Adapted from a recent online discussion.
Too much time with husband's friends wears on wife
Q: I've been married for two years, and I no longer want to socialize with my husband's friends. Early in our relationship he told me it would be a deal-breaker if I couldn't get close to the two people he's closest to; he doesn't have much of a relationship with his parents, so they have been like a surrogate family to him.
I find them to be boring, too alcohol-dependent, and just not worth all the time we spend with them. But I know how badly it would hurt him if I said this. How do I get out of seeing them as much as he expects me to?
Carolyn: You need to talk about this with your husband. I'm sorry. It's not one of those problems you can solve by begging off every third outing — although that's not a bad intermediate step to take, if you're not as fed up as you sound.
Start by saying you get how important these friends are to him. Then say that, like any family, they have positive and negative attributes. You are particularly uncomfortable with the amount they drink, a negative attribute that's hard to argue with (unless you define excess as a second beer).
Then ask if he shares your concerns. The earlier you can make this a conversation between you, versus a declaration by you, the better your chances will be for an outcome you can both live with and respect.
If he leaps right to defensiveness, then that will make a rational conversation harder, but not impossible. You just have to resist the urge to get defensive right along with him, and instead show sympathy for his . . . well, sympathies. "I hear you, and I'm not trying to get between you and your friends. I'm just asking you to think objectively, if you can, about the amount of our social time that revolves around them/revolves around alcohol. I feel uncomfortable with it, to the point where I'm speaking up even knowing how you feel."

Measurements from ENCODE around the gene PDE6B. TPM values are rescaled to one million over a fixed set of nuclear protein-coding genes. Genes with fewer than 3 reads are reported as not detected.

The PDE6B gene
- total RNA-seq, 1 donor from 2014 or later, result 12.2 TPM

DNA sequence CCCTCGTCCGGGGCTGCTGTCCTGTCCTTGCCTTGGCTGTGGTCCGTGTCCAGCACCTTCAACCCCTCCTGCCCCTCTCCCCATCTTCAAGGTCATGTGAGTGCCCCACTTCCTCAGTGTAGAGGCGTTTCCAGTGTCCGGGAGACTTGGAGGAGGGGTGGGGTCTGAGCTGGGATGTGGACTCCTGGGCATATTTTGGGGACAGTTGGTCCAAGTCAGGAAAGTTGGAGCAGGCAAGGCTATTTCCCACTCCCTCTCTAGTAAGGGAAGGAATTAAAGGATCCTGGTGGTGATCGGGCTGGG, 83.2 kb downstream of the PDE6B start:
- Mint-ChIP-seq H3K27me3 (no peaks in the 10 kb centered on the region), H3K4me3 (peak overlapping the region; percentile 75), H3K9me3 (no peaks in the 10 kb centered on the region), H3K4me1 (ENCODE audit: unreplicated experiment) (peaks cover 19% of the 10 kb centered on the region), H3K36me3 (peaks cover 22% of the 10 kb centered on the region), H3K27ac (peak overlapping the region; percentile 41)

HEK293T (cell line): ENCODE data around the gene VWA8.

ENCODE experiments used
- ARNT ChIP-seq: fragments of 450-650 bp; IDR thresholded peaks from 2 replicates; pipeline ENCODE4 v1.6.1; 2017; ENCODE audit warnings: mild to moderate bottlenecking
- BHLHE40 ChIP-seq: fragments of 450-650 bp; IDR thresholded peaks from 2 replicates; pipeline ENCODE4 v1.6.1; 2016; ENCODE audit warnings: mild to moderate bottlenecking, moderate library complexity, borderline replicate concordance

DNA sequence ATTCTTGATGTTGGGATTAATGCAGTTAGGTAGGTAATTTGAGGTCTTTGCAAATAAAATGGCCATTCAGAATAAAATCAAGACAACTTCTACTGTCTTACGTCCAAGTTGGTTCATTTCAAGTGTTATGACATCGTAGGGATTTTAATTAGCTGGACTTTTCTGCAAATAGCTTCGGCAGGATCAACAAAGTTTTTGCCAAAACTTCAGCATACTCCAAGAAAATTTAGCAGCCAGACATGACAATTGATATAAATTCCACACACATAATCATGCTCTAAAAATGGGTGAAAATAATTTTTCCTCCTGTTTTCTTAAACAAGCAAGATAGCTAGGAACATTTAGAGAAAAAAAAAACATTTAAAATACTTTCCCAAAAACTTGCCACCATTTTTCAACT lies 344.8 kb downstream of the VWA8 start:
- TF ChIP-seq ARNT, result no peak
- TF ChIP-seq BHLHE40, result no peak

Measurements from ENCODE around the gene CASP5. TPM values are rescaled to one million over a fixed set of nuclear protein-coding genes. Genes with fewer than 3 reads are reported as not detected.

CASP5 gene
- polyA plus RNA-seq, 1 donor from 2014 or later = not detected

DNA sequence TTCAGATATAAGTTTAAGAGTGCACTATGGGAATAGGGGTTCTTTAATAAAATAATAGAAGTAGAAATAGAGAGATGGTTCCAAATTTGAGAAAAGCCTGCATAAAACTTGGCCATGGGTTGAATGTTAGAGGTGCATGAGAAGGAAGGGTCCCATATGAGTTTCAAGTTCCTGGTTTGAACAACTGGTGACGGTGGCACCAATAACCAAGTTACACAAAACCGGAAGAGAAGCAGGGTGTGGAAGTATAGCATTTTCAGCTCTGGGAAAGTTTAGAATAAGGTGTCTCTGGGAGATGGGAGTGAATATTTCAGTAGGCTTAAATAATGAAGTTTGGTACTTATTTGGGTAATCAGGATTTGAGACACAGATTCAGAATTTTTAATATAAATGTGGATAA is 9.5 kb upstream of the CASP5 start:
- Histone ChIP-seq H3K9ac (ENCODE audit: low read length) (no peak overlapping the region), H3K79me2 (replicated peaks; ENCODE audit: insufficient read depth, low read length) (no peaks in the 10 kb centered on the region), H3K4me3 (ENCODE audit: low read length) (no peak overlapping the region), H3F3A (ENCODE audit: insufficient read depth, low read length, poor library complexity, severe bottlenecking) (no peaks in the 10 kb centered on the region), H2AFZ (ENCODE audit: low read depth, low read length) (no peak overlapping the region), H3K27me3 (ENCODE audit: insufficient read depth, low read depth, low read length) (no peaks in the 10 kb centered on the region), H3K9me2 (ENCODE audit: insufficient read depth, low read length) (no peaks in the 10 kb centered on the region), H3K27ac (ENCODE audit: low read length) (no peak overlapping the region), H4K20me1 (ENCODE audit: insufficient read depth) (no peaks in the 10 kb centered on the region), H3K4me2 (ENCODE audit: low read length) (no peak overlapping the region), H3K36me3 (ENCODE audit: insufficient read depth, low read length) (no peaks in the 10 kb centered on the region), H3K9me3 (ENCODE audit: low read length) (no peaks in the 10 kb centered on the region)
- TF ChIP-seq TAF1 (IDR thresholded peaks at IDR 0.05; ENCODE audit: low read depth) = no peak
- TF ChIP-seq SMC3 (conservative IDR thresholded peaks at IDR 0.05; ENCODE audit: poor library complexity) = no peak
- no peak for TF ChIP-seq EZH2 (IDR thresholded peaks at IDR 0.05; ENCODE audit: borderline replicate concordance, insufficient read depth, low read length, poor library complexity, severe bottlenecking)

Anonymous: Try thinking of them as in-laws, a major, legitimate, nonnegotiable part of his past, present and future. Make a genuine effort to appreciate them. See how they support your husband, even if it's in ways you wouldn't find supportive yourself. You love your husband, he loves you, and he loves them; surely there is some common ground in there, somewhere. If nothing else, they make him happy.
Carolyn: A good suggestion, thanks, that gets even better if she incorporates this into her conversation with him: "I see these friends as your family."
Anonymous 2: Besides the alcohol, you find them boring? That is a poor excuse to not spend time with them. Marriages are give and take — put in time with his friends and he puts in time with yours. And you keep your opinion to yourself unless it's a major issue (like the alcohol).
Carolyn: I agree with the give-and-take part.
But: Volume counts. Imagine a spouse expected to see non-scintillating in-laws three times a week; "suck it up" is not a fair answer. Spouse has every right to say, "We're spending more time with In-Laws than I'd like" — without fear of guilt-tripping by other spouse.